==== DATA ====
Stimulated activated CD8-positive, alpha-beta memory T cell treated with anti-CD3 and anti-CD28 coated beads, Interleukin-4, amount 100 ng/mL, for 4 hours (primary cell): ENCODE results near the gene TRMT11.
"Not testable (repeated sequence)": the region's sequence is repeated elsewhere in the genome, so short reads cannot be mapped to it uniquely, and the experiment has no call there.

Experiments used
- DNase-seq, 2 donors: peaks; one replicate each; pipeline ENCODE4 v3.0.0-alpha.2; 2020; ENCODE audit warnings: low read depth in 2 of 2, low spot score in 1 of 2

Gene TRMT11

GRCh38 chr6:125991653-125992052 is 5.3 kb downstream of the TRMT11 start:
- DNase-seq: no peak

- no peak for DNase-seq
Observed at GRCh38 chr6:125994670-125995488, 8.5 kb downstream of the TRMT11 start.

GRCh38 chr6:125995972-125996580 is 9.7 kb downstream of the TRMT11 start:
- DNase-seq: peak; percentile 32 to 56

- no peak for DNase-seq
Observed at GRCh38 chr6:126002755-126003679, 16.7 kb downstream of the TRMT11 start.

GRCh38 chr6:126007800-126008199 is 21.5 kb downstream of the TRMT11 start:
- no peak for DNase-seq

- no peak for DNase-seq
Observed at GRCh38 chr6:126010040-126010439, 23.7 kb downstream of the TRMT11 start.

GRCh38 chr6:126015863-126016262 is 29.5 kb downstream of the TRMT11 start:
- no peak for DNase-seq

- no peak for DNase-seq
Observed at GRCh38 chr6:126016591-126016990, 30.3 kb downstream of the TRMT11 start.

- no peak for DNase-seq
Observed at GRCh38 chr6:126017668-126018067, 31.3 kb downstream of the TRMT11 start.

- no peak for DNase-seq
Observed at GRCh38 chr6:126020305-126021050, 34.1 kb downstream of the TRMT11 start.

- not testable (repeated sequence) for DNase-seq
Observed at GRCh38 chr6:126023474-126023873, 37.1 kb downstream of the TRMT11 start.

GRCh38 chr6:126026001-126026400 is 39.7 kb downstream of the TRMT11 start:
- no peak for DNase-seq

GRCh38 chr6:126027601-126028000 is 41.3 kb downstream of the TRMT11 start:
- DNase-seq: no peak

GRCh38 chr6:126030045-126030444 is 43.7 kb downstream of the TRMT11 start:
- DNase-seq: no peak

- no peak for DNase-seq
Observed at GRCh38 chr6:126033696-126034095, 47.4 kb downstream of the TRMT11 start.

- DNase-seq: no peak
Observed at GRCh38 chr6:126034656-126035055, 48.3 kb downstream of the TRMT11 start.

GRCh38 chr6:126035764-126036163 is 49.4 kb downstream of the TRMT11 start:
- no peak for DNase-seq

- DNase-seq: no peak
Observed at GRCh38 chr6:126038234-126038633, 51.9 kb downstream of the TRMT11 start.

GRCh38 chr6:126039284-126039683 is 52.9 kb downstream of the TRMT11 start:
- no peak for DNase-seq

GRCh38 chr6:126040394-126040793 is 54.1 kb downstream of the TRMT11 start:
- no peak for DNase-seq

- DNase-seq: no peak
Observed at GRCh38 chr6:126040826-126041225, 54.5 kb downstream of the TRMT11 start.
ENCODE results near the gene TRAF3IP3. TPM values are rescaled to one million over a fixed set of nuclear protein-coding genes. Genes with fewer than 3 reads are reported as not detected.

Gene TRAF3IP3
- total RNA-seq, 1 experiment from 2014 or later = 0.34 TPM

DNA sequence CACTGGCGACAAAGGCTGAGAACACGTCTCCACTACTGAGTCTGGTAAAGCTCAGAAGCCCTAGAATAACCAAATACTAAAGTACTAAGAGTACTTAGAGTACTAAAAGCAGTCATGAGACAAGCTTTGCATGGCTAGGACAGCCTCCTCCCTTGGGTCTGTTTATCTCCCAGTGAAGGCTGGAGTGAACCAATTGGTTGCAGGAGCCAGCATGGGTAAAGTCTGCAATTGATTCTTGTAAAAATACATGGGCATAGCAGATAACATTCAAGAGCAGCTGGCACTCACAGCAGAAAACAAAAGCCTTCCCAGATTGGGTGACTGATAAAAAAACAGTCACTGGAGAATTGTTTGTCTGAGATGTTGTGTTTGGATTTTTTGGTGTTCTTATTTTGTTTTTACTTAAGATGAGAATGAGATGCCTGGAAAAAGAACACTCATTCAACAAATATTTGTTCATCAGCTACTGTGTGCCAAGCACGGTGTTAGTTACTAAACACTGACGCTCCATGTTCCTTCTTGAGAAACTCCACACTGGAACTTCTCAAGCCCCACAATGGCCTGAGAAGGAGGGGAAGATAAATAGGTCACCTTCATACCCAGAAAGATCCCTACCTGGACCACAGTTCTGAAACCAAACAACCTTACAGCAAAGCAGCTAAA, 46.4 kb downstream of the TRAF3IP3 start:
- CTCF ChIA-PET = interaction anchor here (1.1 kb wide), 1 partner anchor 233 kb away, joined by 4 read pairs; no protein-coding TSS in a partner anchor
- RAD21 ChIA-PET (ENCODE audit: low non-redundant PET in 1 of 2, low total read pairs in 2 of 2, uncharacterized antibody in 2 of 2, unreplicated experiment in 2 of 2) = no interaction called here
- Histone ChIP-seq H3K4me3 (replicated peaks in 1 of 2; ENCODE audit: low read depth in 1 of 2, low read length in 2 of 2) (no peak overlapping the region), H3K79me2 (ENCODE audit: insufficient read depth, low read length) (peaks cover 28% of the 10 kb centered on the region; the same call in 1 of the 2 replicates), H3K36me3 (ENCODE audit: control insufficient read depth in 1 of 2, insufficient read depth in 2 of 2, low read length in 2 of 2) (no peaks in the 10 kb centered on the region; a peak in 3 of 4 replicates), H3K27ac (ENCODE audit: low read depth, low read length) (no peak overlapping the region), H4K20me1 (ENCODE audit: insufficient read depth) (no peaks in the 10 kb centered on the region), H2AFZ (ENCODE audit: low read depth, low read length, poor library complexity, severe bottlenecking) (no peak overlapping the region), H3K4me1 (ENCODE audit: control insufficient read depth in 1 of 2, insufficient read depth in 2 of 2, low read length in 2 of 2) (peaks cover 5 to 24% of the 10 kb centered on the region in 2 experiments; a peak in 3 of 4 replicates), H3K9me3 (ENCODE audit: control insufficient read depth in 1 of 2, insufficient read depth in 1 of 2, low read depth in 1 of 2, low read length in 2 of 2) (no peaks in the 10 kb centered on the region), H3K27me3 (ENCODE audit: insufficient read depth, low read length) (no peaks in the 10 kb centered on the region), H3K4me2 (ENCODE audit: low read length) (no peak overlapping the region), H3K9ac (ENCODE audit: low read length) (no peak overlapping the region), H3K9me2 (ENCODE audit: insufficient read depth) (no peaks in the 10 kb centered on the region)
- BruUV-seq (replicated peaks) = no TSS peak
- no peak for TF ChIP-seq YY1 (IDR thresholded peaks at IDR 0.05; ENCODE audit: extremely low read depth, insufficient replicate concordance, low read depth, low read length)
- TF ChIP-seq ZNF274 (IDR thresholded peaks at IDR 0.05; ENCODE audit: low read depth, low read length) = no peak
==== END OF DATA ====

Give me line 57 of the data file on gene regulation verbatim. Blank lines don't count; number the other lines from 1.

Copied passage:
- TF ChIP-seq ZNF274 (IDR thresholded peaks at IDR 0.05; ENCODE audit: low read depth, low read length) = no peak